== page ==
AAS 201st Meeting, January, 2003
Session 131. Astronomical Instrumentation and Data Handling
Oral, Thursday, January 9, 2003, 10:00-11:30am, 613-614

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[131.01] GLAST, the Gamma-ray Large Area Space Telescope

T. H. Burnett (University of Washington), GLAST Team

The GLAST gamma-ray telescope mission is scheduled for launch in 2006. It will open up the photon energy range from 30 MeV to over 300 GeV to observation. This is a follow-on to the very successful EGRET instrument of the Compton Gamma ray Observatory, which took data from 1991 to 1996, but with vastly improved technology that will result in a factor of 50 in sensitivity, and a much larger energy range. I will describe the factors that made this possible, and the current status of the NASA/DoE project. There are many exciting science topics that I will mention: study of gamma-ray bursts and other transients, which will be observed by a dedicated monitor and by the telescope; resolution of the gamma-ray sky and diffuse emission; search for evidence of dark matter; and study of AGNs, pulsars and SNRs to understand the particle acceleration mechanisms.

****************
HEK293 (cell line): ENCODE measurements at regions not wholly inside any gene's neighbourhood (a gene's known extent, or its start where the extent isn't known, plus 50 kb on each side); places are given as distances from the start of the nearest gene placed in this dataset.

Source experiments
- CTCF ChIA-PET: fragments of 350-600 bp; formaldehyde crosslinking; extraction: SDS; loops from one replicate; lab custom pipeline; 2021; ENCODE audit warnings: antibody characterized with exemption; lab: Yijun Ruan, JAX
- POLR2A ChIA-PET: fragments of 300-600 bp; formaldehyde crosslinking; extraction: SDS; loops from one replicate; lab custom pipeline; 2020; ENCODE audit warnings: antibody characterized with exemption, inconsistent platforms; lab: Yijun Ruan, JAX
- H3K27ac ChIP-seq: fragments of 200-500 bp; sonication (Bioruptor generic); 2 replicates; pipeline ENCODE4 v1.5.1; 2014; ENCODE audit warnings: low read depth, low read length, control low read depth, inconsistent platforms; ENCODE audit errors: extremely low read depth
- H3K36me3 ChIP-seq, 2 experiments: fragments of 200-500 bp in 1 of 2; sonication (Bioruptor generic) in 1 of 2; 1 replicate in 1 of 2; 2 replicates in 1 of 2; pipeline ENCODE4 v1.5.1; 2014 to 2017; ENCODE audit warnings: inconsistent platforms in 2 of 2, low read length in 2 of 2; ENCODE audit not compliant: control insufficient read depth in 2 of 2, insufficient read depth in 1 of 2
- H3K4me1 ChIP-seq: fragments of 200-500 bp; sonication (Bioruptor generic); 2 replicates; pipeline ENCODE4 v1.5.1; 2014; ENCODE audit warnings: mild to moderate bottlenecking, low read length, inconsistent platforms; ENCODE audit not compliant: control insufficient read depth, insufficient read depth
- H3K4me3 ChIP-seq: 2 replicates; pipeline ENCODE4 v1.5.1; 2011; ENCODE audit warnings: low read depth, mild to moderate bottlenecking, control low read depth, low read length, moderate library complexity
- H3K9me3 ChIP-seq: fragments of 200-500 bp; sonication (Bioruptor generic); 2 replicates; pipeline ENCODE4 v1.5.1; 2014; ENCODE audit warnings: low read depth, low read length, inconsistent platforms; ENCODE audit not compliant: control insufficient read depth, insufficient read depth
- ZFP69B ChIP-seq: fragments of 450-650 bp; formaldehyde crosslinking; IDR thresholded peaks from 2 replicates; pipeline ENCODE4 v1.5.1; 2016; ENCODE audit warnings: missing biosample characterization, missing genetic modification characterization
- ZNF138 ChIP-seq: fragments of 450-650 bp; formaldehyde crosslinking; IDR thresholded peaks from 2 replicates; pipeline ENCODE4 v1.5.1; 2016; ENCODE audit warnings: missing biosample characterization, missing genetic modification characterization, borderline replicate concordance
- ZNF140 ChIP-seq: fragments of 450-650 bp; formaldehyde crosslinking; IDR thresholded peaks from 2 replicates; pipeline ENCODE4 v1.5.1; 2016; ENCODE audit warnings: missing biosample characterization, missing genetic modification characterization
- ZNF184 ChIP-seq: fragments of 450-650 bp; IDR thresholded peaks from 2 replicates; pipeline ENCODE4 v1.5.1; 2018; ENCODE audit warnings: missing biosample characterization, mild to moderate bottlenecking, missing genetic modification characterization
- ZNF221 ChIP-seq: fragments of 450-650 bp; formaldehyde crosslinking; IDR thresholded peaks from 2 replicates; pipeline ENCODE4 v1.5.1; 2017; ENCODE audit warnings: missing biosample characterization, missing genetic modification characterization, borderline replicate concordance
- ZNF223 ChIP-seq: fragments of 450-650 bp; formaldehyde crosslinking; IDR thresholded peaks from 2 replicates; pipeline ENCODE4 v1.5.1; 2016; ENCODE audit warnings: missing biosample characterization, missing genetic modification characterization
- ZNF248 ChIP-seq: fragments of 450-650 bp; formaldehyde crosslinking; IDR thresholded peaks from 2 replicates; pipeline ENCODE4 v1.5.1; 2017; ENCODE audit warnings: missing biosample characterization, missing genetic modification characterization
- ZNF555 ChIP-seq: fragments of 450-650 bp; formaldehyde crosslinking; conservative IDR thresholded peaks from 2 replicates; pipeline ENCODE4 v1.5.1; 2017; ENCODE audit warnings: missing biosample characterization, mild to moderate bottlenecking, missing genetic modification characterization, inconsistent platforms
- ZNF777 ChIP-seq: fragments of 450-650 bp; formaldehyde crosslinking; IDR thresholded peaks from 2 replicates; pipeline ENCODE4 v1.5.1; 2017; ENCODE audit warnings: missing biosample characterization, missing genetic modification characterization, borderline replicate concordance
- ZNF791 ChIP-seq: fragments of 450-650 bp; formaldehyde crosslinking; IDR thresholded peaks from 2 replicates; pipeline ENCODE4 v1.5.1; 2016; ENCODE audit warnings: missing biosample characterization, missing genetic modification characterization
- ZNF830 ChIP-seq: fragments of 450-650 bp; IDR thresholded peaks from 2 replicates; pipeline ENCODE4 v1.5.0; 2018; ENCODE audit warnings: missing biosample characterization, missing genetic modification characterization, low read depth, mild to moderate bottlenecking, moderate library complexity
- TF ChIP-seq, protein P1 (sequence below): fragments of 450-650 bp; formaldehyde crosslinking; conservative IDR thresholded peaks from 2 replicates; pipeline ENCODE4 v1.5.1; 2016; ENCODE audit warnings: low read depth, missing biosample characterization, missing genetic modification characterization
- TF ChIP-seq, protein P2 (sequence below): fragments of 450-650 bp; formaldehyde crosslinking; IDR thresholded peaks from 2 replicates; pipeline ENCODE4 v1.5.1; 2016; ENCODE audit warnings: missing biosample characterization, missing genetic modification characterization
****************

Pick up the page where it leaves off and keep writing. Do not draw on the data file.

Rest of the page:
The author(s) of this abstract have provided an email address for comments about the abstract: tburnett@u.washington.edu

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